NWAV50 – our experience at another hybrid conference!

taken from the NWAV50 website

New Ways of Analyzing Variation (NWAV) is an annual conference dedicated to research on sociolinguistic variation. This year, NWAV50 was hosted in San Jose and online by Stanford University. Some members of the Sociolab attended, and they also presented their own research on language change across the lifespan. We’ll share our research and experiences at NWAV50 below!

Impression from Anne-Marie Moelder’s talk at NWAV50

A premiere: Anne’s talk on first person possessive pronouns
Anne, who is a PhD student in the Sociolab, gave her first big solo conference talk! In the presentation called “A real-time investigation of  intra-speaker malleability in the phonetic realization of the first-person possessive” she introduced the first results from her PhD research. Anne reported on a panel sample of 30 speakers from the North East of England and focused on the age groups between 20 and 60. She found that the type of linguistic pressure significantly influences the way in which speakers pronounce my: while teachers tend to orient towards the standard [mai] as they act as role models of the language for their pupils, speakers in the health care sector who are in frequent contact with patients tend to orient to the local [mi] because it carries covert prestige for them

A team effort on post-educator relaxation
James, the only lab member in physical attendance in San Jose, presented joined work by himself, Isabelle Buchstaller, Johanna Mechler, Lea Bauernfeind and Mirjam Eiswirth on the linguistic variable (ing), as in “speaking” versus “speakin’”. The authors find that most speakers from the North East of England prefer the alveolar realization, i.e., as in “speakin’”, over the velar variant, often also called “standard” form, as in “speaking”. Educators are an exception to the overall preference observed in the data, as they produce higher rates of the velar form while they are active teachers but they revert back to the alveolar variant once they retire from teaching. The authors call this effect “post-educator relaxation”.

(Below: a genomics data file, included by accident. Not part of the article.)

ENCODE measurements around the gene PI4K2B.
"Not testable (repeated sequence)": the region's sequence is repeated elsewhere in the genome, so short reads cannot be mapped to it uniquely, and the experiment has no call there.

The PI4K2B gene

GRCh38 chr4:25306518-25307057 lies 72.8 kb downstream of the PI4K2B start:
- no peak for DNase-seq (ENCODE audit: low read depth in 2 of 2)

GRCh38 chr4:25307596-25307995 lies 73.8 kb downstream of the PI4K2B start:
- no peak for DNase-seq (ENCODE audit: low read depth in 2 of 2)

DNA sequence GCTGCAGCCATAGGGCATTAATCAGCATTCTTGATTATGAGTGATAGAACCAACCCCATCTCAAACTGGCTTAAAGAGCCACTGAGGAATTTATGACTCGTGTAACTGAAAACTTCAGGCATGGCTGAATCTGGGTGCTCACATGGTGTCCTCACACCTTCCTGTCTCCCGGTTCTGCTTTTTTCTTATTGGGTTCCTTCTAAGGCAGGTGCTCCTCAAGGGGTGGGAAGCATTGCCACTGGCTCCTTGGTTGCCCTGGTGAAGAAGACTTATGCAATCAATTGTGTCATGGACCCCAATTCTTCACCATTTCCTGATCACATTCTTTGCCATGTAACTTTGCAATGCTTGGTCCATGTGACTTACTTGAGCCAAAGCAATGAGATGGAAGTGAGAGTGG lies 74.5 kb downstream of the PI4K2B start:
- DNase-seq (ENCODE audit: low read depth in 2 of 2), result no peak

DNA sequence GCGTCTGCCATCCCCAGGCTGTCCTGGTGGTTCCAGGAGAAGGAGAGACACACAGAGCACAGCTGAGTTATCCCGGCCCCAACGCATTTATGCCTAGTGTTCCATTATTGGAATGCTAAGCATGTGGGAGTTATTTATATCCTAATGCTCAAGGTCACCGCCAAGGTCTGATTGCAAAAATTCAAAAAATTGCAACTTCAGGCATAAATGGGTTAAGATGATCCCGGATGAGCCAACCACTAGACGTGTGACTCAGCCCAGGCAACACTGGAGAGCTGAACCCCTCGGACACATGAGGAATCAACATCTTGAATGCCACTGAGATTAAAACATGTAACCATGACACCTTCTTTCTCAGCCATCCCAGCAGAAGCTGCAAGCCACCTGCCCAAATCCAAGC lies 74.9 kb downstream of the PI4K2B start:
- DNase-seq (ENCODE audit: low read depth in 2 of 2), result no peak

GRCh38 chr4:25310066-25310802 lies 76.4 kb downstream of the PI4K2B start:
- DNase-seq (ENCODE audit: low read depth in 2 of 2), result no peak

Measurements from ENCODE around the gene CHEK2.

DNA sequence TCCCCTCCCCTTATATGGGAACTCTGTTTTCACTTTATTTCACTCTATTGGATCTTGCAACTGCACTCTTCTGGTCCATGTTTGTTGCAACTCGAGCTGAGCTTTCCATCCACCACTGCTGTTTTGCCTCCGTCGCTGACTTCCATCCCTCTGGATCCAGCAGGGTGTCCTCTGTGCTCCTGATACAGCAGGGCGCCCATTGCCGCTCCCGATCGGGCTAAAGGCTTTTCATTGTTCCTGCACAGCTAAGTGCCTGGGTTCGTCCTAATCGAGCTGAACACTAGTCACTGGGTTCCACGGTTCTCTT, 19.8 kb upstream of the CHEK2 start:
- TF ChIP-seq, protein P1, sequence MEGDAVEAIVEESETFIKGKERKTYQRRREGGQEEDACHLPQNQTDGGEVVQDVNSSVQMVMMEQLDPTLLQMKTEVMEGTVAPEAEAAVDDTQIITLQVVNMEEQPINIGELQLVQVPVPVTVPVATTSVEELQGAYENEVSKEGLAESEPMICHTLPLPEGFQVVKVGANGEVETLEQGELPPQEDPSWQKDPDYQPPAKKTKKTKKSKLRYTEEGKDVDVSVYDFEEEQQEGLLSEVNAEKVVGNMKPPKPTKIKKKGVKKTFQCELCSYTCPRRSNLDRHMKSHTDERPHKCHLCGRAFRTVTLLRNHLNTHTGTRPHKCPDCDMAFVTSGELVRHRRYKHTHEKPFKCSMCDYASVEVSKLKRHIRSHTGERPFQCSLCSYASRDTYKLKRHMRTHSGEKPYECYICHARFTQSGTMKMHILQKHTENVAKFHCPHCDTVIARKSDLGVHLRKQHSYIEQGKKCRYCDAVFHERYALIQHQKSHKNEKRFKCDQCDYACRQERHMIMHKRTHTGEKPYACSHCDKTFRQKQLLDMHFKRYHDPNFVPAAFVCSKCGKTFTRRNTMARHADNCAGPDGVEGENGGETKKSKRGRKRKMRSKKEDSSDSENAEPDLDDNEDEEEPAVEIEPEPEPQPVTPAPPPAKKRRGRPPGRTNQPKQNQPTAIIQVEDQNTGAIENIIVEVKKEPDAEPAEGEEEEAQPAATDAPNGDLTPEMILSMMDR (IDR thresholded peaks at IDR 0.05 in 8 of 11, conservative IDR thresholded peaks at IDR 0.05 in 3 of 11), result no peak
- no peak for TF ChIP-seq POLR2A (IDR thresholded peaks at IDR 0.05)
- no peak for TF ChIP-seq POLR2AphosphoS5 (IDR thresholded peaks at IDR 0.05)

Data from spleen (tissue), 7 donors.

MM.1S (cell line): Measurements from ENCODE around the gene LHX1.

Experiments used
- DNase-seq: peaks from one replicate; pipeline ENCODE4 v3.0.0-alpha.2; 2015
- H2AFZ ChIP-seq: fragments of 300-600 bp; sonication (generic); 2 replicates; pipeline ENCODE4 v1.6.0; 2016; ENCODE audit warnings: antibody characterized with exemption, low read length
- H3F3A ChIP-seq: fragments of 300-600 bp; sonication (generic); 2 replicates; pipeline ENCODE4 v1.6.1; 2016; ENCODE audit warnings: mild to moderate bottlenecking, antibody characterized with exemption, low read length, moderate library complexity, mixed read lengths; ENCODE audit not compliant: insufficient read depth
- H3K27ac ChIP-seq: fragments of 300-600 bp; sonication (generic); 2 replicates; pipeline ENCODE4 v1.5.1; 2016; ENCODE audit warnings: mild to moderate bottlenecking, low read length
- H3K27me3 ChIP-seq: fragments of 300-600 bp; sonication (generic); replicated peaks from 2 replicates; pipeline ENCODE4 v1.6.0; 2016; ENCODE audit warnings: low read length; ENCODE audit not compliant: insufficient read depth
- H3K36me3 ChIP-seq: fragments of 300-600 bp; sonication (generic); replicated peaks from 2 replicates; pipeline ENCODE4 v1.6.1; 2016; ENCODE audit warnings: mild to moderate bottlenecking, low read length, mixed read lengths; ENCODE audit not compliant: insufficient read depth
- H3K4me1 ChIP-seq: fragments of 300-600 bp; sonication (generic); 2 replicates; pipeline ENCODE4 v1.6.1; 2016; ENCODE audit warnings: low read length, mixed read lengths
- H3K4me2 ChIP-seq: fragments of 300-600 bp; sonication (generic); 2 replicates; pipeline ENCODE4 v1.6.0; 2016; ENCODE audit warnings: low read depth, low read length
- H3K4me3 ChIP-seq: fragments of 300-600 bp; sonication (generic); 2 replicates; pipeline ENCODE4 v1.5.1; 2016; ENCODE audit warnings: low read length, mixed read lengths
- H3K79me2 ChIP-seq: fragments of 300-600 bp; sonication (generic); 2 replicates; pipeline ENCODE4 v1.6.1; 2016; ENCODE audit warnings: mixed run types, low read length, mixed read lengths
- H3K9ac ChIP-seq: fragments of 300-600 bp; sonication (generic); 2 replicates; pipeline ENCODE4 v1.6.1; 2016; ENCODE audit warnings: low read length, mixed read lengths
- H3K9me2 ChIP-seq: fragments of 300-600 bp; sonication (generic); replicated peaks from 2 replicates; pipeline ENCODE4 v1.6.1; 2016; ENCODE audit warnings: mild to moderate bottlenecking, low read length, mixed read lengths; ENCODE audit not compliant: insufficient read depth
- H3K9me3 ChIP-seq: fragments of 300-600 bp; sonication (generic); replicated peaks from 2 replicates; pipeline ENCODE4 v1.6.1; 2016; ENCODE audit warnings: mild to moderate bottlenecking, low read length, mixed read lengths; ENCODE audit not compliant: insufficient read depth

Attending NWAV50 from Germany = confused biorhythms!
Watching NWAV50 was a ride – quite literally – as we heard a talk from a bus station with the Q&A delivered while boarding the bus, definitely a first for us. Another amazing first time experience: a plenary talk in ASL, go NWAV50!

A big thank you to the organizers and the attendees for this wonderful conference! We enjoyed presenting our research and engaging in worthwhile discussions. Until next time, NWAV!

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